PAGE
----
The forest area of stone pine, Pinus pinea, has increased significantly in Portugal in the last 30 years, following the same trend of other Mediterranean countries. At the same time, forest stakeholders report losses in cone production and yield and question on the best management practices to face a already changing climate.
During a Science to Practice event entitled "Stone pine and pine nuts: more knowledge for a better management" held in Lisbon in October 2019, we conducted a survey were we were able to assess the stakeholders' concerns with the pine nut value chain and identify research priorities.
During the seminar, the participants were invited to answer a survey consisting on 3 questions: What is the main threat to pine cone production? What is the main problem in the value chain? What should be, in your opinion, the research priority in the stone pine investigation?
A total 73 out of 92 participants in the meeting answered (79% valid surveys). The participants grouped as follows: 38% landowners, 26% from forest sector business or forestry associations, 12% researchers, 11% consumers/end users, 8% from cone and kernel processing industry, and 4% from state agencies.
Participants found Climate Change as one of the most important threat to cone production in Portugal (44% of the answers), followed by inadequate forest management (25%) and the incidence of pests and diseases (23%). When asked about the main problems of the supply chain, the lack of knowledge about good management was the most referred to (36% of the answers), followed by the lack of transparency in pine cone trade (21%), as well as the lack of product certification (14%). The problem of manpower shortage and competition with Asian pine nut kernels was also mentioned by 10% of the participants each. Finally, research priorities were put in studies regarding genetic improvement (26%), silviculture (20%), pests and diseases (16%) and the need for an network at national level for monitoring annual pine cone production.
With this survey we were able to understand that Climate Change is a present-day concern to forest managers. The anticipation and extension of the typical hot and dry Mediterranean summer season due to a persistent reduction of rainfall in spring are the main concerns.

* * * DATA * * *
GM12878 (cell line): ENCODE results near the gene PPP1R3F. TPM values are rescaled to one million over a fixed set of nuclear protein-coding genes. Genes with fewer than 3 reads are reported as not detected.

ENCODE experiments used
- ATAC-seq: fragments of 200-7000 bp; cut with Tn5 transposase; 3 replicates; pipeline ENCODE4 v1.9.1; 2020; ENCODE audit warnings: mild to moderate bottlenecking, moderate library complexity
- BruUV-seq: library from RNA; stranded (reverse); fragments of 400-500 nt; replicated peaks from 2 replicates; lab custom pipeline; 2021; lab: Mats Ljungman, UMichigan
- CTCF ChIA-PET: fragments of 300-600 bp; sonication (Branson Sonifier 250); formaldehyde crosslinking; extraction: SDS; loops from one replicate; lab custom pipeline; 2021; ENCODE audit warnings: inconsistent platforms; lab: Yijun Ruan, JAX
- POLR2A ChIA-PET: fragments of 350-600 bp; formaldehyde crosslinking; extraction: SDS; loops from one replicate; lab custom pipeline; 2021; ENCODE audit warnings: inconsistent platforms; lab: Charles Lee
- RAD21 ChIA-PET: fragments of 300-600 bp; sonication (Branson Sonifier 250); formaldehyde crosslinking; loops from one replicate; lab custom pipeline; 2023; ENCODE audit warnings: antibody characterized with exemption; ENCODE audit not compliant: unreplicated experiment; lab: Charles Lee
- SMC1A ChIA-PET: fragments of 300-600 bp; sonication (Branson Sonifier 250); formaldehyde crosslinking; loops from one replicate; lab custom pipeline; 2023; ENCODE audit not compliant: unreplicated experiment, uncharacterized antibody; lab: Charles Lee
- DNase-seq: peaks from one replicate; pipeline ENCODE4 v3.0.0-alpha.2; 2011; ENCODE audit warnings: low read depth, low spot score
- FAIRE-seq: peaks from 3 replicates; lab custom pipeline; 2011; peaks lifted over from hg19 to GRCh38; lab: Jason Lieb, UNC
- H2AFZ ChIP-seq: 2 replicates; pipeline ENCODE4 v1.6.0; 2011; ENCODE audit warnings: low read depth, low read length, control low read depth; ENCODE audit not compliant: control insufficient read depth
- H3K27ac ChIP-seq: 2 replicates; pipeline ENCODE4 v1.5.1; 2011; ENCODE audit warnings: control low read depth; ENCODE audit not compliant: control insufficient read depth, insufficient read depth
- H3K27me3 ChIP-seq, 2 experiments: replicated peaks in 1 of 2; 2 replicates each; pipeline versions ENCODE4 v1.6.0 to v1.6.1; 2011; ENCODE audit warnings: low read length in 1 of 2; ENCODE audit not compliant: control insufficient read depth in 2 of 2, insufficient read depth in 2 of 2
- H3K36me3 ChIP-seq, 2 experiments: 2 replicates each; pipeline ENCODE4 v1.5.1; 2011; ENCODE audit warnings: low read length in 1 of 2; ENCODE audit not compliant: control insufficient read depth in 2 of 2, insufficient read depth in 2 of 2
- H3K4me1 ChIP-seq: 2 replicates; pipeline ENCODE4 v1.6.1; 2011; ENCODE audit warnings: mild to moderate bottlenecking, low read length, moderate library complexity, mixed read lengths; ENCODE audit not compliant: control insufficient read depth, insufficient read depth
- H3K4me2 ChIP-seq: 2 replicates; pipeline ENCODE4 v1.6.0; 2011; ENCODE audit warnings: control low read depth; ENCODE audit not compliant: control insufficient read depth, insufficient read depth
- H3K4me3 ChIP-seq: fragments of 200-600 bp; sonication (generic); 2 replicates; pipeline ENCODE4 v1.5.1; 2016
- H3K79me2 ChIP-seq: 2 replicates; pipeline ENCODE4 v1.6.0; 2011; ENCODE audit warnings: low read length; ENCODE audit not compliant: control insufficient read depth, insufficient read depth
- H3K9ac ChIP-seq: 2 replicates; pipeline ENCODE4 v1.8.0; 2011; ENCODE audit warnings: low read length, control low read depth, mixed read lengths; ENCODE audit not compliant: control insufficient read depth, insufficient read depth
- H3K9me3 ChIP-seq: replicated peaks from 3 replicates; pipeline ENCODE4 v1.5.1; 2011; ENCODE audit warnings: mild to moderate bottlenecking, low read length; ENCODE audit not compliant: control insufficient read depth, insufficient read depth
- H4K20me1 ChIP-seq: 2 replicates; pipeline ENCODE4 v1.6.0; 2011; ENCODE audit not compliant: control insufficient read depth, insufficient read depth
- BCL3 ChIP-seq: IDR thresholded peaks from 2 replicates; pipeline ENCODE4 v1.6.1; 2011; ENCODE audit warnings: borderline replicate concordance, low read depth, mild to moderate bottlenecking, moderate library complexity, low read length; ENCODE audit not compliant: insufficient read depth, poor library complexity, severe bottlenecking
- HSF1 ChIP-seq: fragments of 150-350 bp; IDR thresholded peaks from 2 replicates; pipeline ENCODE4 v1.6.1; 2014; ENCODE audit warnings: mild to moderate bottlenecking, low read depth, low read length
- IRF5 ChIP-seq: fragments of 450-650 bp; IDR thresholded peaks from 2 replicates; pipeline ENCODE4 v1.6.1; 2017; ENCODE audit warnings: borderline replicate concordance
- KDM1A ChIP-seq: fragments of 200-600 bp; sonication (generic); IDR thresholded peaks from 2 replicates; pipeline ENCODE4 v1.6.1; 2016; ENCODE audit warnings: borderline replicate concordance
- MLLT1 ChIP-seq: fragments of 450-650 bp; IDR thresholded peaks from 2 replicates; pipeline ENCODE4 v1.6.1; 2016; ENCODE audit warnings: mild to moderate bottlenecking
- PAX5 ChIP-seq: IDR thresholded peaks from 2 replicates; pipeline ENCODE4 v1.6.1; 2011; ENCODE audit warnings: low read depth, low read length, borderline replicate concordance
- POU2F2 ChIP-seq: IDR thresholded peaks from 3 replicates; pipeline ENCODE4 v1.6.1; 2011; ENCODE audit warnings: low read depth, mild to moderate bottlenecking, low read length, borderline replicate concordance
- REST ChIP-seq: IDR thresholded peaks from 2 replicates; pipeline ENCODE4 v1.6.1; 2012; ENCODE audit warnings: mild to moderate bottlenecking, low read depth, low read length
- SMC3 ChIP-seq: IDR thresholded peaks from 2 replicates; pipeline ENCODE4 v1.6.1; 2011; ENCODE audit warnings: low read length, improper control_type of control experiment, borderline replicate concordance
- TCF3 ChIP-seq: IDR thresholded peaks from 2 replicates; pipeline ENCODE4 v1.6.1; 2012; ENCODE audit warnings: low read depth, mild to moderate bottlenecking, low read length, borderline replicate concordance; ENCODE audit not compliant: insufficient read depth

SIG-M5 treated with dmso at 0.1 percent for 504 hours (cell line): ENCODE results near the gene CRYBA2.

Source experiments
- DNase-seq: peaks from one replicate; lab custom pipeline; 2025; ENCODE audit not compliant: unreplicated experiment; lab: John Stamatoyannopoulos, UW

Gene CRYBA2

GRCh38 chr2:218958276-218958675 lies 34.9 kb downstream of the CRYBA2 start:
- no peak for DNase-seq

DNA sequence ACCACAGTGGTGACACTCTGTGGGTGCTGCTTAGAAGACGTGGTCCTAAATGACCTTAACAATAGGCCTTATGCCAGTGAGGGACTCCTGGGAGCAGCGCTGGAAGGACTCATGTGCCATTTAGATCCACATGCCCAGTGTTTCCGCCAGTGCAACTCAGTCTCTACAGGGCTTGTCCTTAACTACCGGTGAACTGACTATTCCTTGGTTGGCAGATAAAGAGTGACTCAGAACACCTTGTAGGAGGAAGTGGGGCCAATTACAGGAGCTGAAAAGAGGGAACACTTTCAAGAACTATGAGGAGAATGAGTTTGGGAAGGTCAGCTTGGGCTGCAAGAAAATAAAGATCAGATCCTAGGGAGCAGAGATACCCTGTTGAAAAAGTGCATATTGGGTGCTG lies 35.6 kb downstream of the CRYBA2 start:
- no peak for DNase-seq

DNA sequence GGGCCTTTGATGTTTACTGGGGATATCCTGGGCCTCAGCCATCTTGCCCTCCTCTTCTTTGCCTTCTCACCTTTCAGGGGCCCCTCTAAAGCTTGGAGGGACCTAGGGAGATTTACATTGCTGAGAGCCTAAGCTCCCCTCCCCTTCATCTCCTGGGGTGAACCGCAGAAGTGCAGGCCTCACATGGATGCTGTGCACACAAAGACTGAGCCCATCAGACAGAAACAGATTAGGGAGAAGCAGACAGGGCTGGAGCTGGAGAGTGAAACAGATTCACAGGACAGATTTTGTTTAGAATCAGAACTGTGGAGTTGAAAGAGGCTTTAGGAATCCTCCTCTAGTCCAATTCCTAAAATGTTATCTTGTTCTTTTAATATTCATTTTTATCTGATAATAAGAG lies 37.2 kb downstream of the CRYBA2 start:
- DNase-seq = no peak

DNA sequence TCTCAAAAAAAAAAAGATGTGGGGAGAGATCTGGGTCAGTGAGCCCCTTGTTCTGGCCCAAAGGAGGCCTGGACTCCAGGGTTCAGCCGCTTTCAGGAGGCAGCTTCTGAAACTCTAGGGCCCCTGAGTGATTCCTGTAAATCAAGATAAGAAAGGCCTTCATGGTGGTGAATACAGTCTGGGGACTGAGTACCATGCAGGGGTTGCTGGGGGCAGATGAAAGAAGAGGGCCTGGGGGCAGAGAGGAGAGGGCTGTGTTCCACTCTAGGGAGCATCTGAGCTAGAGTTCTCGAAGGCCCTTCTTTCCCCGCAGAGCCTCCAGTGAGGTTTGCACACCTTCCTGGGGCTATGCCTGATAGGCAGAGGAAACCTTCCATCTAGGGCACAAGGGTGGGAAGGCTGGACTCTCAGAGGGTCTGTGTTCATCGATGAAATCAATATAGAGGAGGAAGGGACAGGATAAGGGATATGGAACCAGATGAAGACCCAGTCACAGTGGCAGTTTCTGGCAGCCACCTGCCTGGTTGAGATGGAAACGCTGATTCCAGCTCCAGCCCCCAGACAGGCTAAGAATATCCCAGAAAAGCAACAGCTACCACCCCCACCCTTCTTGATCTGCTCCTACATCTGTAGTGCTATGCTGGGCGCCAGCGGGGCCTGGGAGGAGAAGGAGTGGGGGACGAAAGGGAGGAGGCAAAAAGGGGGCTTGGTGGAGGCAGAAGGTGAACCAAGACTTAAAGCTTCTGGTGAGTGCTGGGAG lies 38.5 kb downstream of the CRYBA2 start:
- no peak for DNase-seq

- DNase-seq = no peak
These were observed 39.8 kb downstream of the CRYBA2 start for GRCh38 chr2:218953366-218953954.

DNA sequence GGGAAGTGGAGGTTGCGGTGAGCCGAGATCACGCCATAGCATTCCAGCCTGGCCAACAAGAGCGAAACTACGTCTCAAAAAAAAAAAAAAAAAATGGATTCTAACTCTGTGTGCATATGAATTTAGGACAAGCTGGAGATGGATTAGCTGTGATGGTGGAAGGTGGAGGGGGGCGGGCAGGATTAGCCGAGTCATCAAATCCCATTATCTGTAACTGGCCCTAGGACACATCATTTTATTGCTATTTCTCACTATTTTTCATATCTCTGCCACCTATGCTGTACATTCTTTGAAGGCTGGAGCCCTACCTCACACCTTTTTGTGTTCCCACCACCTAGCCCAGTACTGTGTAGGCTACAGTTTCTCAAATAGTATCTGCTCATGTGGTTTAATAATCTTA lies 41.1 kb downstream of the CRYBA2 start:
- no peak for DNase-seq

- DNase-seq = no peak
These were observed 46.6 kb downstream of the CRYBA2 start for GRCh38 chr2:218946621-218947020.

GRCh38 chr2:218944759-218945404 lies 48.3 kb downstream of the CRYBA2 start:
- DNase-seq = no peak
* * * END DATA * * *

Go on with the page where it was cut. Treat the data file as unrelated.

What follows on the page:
Facing this uncertainty scenario, the manager's challenges are now related to new silviculture approaches and ways to counteract the loss of productivity and looking at genetic improvement as a possibility for future research. Pests and diseases are also a source of concern, especially the invasive North American seed bug, Leptoglossus occidentalis, though also cases of cone feeding larvae of Dioryctria sp. are reported throughout the country. The lack of transparency in the cone and kernel marketing circuit, and competition with foreign markets were also mention though to a smaller extent.
The immediate impact of this survey was to assess and summarize the concerns of the agents involved in the pine nut value chain in Portugal. This constant communication with the scientific community is important, for example, to help define research priority lines. However, it is imperative to keep in mind that research, especially the one focused on the practical and applied knowledge, requires medium-long term research projects. The prescription of new silvicultural routines and practices requires long term experimentation and knowledge accumulated during generations.
Fostering communication between the scientific community and forest stakeholders is a win-win strategy. It should be a two-way effort: research should make an effort to communicate bidirectionally in a clear and understandable way, and stakeholders must have a participatory attitude by involving themselves in the dialogue, comprehending and communicationg to the scientific community their perceptions and concerns as forest managers.